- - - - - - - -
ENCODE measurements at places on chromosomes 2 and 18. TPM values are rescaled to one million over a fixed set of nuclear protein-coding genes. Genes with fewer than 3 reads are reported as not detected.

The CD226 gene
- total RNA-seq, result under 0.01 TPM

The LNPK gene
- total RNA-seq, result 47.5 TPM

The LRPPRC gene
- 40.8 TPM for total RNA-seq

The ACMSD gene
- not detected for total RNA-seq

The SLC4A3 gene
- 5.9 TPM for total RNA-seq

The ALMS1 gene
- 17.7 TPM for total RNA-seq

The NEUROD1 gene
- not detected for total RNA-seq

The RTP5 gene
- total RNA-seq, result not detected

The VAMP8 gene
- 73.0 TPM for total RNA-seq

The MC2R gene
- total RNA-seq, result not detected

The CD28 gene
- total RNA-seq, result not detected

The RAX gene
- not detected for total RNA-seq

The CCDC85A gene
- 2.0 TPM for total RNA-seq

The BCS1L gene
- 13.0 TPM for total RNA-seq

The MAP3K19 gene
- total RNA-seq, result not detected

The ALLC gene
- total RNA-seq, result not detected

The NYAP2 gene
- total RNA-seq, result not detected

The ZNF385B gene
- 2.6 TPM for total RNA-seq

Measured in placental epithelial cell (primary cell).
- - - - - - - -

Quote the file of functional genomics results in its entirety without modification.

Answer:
ENCODE measurements at places on chromosomes 2 and 18. TPM values are rescaled to one million over a fixed set of nuclear protein-coding genes. Genes with fewer than 3 reads are reported as not detected.

The CD226 gene
- total RNA-seq, result under 0.01 TPM

The LNPK gene
- total RNA-seq, result 47.5 TPM

The LRPPRC gene
- 40.8 TPM for total RNA-seq

The ACMSD gene
- not detected for total RNA-seq

The SLC4A3 gene
- 5.9 TPM for total RNA-seq

The ALMS1 gene
- 17.7 TPM for total RNA-seq

The NEUROD1 gene
- not detected for total RNA-seq

The RTP5 gene
- total RNA-seq, result not detected

The VAMP8 gene
- 73.0 TPM for total RNA-seq

The MC2R gene
- total RNA-seq, result not detected

The CD28 gene
- total RNA-seq, result not detected

The RAX gene
- not detected for total RNA-seq

The CCDC85A gene
- 2.0 TPM for total RNA-seq

The BCS1L gene
- 13.0 TPM for total RNA-seq

The MAP3K19 gene
- total RNA-seq, result not detected

The ALLC gene
- total RNA-seq, result not detected

The NYAP2 gene
- total RNA-seq, result not detected

The ZNF385B gene
- 2.6 TPM for total RNA-seq

Measured in placental epithelial cell (primary cell).